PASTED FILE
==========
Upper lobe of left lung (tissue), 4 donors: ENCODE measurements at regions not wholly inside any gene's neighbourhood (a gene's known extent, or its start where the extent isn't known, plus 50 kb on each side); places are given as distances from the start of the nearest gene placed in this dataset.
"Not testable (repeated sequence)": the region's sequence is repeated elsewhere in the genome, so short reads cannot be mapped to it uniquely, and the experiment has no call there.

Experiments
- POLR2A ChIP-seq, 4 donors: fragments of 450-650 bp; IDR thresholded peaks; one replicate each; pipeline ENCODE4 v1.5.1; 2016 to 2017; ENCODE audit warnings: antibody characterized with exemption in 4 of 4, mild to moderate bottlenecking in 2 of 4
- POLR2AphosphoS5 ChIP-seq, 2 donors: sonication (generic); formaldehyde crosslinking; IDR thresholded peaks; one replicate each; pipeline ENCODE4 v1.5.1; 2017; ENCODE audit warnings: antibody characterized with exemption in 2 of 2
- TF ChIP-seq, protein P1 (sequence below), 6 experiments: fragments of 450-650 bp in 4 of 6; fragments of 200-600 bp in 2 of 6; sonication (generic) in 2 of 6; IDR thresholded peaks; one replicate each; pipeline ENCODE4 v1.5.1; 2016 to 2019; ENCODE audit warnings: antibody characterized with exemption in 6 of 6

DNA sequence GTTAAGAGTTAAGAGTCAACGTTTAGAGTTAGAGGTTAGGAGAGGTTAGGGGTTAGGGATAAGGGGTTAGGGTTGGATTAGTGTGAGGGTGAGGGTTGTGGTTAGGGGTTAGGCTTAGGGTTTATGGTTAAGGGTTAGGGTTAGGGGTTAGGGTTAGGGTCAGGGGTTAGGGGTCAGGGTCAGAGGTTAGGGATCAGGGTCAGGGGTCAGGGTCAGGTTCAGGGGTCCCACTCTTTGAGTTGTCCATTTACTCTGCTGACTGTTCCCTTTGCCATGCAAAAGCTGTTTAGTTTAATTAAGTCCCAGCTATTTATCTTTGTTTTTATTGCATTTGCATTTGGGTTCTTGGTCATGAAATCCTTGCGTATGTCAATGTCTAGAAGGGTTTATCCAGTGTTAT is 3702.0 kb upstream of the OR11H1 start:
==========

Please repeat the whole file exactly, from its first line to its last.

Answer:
Upper lobe of left lung (tissue), 4 donors: ENCODE measurements at regions not wholly inside any gene's neighbourhood (a gene's known extent, or its start where the extent isn't known, plus 50 kb on each side); places are given as distances from the start of the nearest gene placed in this dataset.
"Not testable (repeated sequence)": the region's sequence is repeated elsewhere in the genome, so short reads cannot be mapped to it uniquely, and the experiment has no call there.

Experiments
- POLR2A ChIP-seq, 4 donors: fragments of 450-650 bp; IDR thresholded peaks; one replicate each; pipeline ENCODE4 v1.5.1; 2016 to 2017; ENCODE audit warnings: antibody characterized with exemption in 4 of 4, mild to moderate bottlenecking in 2 of 4
- POLR2AphosphoS5 ChIP-seq, 2 donors: sonication (generic); formaldehyde crosslinking; IDR thresholded peaks; one replicate each; pipeline ENCODE4 v1.5.1; 2017; ENCODE audit warnings: antibody characterized with exemption in 2 of 2
- TF ChIP-seq, protein P1 (sequence below), 6 experiments: fragments of 450-650 bp in 4 of 6; fragments of 200-600 bp in 2 of 6; sonication (generic) in 2 of 6; IDR thresholded peaks; one replicate each; pipeline ENCODE4 v1.5.1; 2016 to 2019; ENCODE audit warnings: antibody characterized with exemption in 6 of 6

DNA sequence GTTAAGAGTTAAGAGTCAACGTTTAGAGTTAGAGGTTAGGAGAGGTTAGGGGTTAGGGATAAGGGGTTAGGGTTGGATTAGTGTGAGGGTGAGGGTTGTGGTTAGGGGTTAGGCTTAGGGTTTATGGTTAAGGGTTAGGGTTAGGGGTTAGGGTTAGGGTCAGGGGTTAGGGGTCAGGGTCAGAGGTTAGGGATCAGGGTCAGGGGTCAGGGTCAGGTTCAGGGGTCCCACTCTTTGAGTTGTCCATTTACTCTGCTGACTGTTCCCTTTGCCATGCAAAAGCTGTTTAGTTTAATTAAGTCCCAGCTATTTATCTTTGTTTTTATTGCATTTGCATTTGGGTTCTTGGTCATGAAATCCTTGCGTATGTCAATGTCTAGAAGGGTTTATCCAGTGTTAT is 3702.0 kb upstream of the OR11H1 start: